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Art, Science, and Cultural Understanding

by Brett Wilson, Barbara Hawkins, and Stuart Sim, Editors
Common Ground, Champaign, Il, 2014
234 pp.  illus. 19 col.  Paper: $28.96
ISBN: 978-1612294865.

Reviewed by Jan Baetens

This interesting collection on the nowadays no longer polarized fields of artistic and scientific research (the infamous “two cultures” of C.P. Snow) can be read at various levels and should be of interest for various groups of readers. First of all, it is a book that accompanies the shift from the SciArt program funded by the Wellcome Trust, that came to an end in 2005, to the broader ArtScience movement, as defended and illustrated by Leonardo (the journal as well as the creative and institutional network that the journal’s editor has managed to build). It continues and deepens the critical evaluation of Glinkowski and Bamford (www.wellcome.ac.uk/sciartevaluation) while looking for new forms of theorizing practicing the mutual involvement of practice-led artistic research and empirically-driven hard science with the help of models, ideas, and authors that one finds in the Leonardo environment. Second, it is also a book that aims at defining, although not in a very theoretical way, the notion of “transdisciplinarity” (mainly via some brief references to Helga Nowotny). Co-edited by researchers from the ScienceArt “Project Dialogue” at the University of West-England in Bristol (www.projectdailogue.org.uk), this publication offers a mapping of a wide range of existing initiatives, best practices, and collaboration in this highly dynamic field, but the overview it offers cannot make any claim of completeness (it is quite astonishing to notice for instance that the flagship project group for transdisciplinarity work in the UK, based at the University of Plymouth, is not even mentioned).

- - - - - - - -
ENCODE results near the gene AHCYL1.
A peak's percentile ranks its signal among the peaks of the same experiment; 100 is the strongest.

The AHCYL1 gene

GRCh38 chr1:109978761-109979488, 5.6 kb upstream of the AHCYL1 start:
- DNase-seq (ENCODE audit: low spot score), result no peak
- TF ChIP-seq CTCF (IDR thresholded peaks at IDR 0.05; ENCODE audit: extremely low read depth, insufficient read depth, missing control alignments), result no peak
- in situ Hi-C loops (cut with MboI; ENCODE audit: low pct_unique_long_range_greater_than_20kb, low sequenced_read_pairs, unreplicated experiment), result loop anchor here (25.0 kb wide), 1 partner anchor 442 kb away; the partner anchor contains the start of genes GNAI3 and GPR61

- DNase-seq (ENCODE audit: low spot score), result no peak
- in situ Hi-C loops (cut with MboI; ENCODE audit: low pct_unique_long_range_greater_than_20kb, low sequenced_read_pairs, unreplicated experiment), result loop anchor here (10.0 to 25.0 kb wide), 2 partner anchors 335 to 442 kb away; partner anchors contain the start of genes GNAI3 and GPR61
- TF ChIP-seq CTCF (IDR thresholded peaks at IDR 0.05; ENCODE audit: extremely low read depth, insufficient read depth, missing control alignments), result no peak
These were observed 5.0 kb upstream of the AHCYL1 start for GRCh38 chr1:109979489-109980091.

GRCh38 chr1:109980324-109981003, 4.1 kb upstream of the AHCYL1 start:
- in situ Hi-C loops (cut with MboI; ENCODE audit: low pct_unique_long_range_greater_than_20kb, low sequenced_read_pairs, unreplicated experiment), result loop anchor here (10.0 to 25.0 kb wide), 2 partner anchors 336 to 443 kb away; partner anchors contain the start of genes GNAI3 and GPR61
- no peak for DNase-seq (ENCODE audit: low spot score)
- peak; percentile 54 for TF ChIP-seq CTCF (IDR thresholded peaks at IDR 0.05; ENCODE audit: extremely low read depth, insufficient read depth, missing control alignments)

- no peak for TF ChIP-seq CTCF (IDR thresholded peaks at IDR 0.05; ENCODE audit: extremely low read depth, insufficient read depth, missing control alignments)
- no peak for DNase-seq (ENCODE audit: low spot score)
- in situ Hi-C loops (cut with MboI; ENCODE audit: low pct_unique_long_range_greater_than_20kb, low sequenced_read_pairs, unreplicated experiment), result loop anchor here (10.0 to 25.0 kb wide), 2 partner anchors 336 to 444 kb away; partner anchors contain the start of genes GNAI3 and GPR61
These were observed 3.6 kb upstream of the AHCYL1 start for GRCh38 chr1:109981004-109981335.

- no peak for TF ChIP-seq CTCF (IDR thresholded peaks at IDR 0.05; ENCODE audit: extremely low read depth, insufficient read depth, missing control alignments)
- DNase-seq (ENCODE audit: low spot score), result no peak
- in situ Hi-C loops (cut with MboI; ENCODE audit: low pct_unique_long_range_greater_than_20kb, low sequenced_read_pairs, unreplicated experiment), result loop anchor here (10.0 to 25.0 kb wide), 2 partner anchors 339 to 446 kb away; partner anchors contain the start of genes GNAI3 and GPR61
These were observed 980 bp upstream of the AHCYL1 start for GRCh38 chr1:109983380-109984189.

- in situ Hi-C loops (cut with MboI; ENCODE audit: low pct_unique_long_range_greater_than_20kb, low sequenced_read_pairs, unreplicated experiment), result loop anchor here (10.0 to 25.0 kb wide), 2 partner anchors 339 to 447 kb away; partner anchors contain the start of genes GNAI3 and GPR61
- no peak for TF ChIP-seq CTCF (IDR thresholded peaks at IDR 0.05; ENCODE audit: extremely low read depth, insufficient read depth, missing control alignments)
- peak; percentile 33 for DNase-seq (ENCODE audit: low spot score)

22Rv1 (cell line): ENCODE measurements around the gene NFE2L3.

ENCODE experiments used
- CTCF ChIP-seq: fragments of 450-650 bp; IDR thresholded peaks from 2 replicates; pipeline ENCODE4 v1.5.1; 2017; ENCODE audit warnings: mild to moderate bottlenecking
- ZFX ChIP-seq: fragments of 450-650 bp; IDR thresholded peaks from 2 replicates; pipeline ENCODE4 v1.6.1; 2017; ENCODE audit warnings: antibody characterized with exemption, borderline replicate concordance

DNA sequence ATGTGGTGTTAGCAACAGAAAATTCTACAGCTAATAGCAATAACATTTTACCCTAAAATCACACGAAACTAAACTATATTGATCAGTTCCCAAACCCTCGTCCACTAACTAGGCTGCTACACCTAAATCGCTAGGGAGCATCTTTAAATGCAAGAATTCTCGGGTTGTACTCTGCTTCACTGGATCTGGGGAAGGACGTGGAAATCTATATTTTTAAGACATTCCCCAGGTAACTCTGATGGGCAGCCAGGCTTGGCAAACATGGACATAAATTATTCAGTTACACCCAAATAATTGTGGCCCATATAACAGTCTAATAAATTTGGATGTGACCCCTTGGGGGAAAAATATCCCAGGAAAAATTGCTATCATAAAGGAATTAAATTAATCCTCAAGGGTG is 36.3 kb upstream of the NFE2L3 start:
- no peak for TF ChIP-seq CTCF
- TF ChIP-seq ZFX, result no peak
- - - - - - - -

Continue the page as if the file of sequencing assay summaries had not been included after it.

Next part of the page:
The book is neatly divided in three parts, each of them composed of four chapters. “Arguments”, the first part, is the most theoretical one and addresses the possible benefits of a transdisciplinary dialogue between arts, sciences, and humanities (with humanities clearly lining up with the arts rather than with the sciences). It has a strong focus on the philosophical discussion of scientific theories and epistemologies, but all contributions take as their starting point the necessity for empirical scientists to question the axioms of narrowly defined scientific procedures, methods, and belief systems (the very idea of science as a “belief system” being already a very postmodern approach of science). All essays in this section come back on the science wars of the 1980s and demonstrate in a quite balanced way that the excesses of these years have now been overcome and that a real dialogue is now possible, not only because it is no longer possible to uncritically embrace the often naïve critiques of science by socially committed non-scientists, but also because scientists themselves have become more aware of issues and problems such as the historicity of truth systems or objectivity, the limitations imposed by short-term market constraints, or the dramatic impact of the social and material environment on the work of individuals in laboratories. Part two, “Advocacy”, takes as it starting point the notion of embodiment and the sensory experience of life as an ideal bridge between scientific research and artistic production. This section is perhaps the most representative of the ideal of transdisciplinarity that the editors tend to exemplify, and demonstrates very convincingly the mutual enrichment of scientific and artistic inquiry and problem solving (the chapter on colour perception and reproduction, by Carinna Parraman, is an excellent example of the encounter between both fields). Part three, “Agency”, makes room for artists linked in some way with “Project dialogue” and presents a sample of often fascinating works in various media. Here as well, body and embodiment are key notions, and this centrality has certainly to do with the fact that health sciences are probably more than other, more theoretically oriented disciplines, are directly confronted with questions that cannot be solved by technicians alone.